Feeds

Pork-stuffed Cray parades CEO and product

Slow smoked profit

Top 5 reasons to deploy VMware with Tegile

Interview Cray's Peter Ungaro has become fully emergent. Not so much like a fluff-filled executive at a Web 2.0 start-up, but more like a CEO of a manly supercomputing firm ready to brag about his company's latest accomplishments.

Since taking the helm at Cray in 2005, Ungaro has, for the most part, been tucked away at the supercomputer maker's headquarters. Struggling with losses and layoffs, Cray hesitated to send Ungaro out into the wild to face a predatory press.

As it turns out, a fourth quarter profit and $250m in government handouts have transformed Ungaro into a media vehicle.

“We have just been on an incredible roll,” he told us, during a recent interview in San Francisco.

Only a few months ago, Cray's future looked shaky. The company revealed its ambitious “Cascade” plan to create cheaper, more flexible supercomputers but confessed it might not conjure up the funds to build the systems. The Cascade effort hinged on Cray beating out IBM or Sun Microsystems for part of a massive DARPA grant. Thankfully, Cray received word last November that it had knocked Sun out of the supercomputing competition, leaving the vendor with $250m worth of pork.

In February, Cray's financial picture improved again when it turned out a $9m profit on $101m in sales. That quarter marked Cray's first experience with black ink since 2003.

Head shot of Pete Ungaro

Cray's Pete Ungaro

Cray remains a weird sort of public company. Federal funds keep it humming. So, when Washington is spooked and needs to craft some nuclear weapons or make a database to end all databases, Cray's rolling in cash. And when the Feds cut supercomputing budgets, Cray feels the pinch more than other hardware makers who have other customers to pump for money.

Like members of the military complex, Cray provides a national service of sorts. IBM, HP and Sun don't care to do the dirty, demanding customization required of the government in the supercomputing field. There's not enough profit involved for them to bother. So, Cray plugs away, keeping our warheads shiny and our weather modeled.

Ungaro urged that we not focus so much on Cray's US dependence.

“Half of our revenue comes from international sales now,” he said.

Cray has systems all over Europe, close to 20 in Asia, a couple in Africa and one that we know of in South America. The vendor has also handed Canada quite a number of supercomputers.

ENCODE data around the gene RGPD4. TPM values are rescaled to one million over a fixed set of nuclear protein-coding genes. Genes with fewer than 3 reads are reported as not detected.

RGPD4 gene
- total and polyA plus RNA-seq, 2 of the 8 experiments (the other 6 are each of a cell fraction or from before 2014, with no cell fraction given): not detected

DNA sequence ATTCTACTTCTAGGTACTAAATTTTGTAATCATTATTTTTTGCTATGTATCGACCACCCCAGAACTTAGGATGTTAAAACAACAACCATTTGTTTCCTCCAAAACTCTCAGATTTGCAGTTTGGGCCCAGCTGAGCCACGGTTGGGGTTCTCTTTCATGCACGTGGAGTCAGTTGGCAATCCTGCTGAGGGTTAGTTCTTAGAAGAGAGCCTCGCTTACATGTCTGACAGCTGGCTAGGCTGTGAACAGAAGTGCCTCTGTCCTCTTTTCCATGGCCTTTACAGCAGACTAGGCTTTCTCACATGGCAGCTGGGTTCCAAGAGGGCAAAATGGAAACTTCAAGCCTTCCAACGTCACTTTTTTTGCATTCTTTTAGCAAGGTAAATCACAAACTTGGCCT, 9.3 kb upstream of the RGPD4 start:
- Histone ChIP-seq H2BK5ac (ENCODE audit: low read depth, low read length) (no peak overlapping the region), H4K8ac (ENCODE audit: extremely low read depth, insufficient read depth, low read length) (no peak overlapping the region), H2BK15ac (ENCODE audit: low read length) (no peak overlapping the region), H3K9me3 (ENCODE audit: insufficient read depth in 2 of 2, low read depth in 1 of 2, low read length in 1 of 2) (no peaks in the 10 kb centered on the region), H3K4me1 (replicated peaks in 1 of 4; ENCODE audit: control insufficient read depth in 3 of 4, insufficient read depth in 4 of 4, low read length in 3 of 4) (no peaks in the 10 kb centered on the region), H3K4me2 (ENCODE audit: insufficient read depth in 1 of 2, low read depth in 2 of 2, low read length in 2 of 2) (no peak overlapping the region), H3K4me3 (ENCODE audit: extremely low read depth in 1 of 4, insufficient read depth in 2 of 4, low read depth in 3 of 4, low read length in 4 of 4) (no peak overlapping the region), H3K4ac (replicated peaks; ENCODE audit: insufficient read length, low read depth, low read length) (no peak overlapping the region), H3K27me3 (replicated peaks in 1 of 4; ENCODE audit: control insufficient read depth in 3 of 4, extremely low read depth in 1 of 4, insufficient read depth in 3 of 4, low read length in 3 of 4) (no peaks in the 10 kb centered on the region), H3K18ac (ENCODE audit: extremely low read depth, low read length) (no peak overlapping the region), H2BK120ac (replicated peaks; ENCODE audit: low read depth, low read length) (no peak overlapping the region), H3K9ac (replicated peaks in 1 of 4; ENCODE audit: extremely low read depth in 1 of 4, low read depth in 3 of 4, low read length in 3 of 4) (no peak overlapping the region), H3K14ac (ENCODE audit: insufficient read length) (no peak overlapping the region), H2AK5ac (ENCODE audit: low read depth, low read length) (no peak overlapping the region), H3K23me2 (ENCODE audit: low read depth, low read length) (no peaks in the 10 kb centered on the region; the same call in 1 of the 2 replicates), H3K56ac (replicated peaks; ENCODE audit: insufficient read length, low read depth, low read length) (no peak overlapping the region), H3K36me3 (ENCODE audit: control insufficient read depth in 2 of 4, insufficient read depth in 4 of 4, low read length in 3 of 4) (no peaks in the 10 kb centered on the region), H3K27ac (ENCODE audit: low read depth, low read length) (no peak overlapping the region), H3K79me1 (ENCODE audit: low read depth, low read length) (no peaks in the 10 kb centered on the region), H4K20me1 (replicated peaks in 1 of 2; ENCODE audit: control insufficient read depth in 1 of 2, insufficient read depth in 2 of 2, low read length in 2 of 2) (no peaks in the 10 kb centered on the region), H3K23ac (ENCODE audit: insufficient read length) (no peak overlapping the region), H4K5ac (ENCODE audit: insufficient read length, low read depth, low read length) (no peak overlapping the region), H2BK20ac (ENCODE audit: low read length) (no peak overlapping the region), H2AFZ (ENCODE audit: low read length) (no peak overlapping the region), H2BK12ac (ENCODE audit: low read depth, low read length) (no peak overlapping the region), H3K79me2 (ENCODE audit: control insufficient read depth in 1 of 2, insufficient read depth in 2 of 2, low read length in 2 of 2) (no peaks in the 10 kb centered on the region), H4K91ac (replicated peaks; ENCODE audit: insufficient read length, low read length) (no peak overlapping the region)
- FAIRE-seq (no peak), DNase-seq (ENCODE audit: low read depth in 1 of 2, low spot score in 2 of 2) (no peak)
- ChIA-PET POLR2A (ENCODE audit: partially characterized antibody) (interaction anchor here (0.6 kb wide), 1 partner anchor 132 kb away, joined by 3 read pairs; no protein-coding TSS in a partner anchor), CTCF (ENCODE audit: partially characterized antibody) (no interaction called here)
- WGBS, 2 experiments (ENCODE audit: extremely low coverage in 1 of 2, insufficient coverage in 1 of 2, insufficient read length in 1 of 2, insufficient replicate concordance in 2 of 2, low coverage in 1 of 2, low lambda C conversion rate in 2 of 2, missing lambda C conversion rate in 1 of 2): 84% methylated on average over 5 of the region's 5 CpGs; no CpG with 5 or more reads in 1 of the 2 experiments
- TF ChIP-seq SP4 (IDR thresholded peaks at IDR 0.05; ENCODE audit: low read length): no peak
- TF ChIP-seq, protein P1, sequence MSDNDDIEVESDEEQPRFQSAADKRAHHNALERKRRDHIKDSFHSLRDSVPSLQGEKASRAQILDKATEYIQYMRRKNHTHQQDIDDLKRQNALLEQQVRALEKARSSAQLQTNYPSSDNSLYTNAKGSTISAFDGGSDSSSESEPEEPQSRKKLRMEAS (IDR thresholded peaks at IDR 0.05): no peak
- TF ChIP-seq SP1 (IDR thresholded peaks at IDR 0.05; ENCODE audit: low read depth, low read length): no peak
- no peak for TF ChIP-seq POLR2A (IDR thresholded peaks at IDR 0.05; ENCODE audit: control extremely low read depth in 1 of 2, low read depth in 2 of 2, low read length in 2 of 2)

Ungaro reckons that the business crowd's surging interest in high performance computing will only increase Cray's sales diversity.

Beginner's guide to SSL certificates

More from The Register

next story
Ellison: Sparc M7 is Oracle's most important silicon EVER
'Acceleration engines' key to performance, security, Larry says
Oracle SHELLSHOCKER - data titan lists unpatchables
Database kingpin lists 32 products that can't be patched (yet) as GNU fixes second vuln
Lenovo to finish $2.1bn IBM x86 server gobble in October
A lighter snack than expected – but what's a few $100m between friends, eh?
Ello? ello? ello?: Facebook challenger in DDoS KNOCKOUT
Gets back up again after half an hour though
Troll hunter Rackspace turns Rotatable's bizarro patent to stone
News of the Weird: Screen-rotating technology declared unpatentable
prev story

Whitepapers

Forging a new future with identity relationship management
Learn about ForgeRock's next generation IRM platform and how it is designed to empower CEOS's and enterprises to engage with consumers.
Storage capacity and performance optimization at Mizuno USA
Mizuno USA turn to Tegile storage technology to solve both their SAN and backup issues.
The next step in data security
With recent increased privacy concerns and computers becoming more powerful, the chance of hackers being able to crack smaller-sized RSA keys increases.
Security for virtualized datacentres
Legacy security solutions are inefficient due to the architectural differences between physical and virtual environments.
A strategic approach to identity relationship management
ForgeRock commissioned Forrester to evaluate companies’ IAM practices and requirements when it comes to customer-facing scenarios versus employee-facing ones.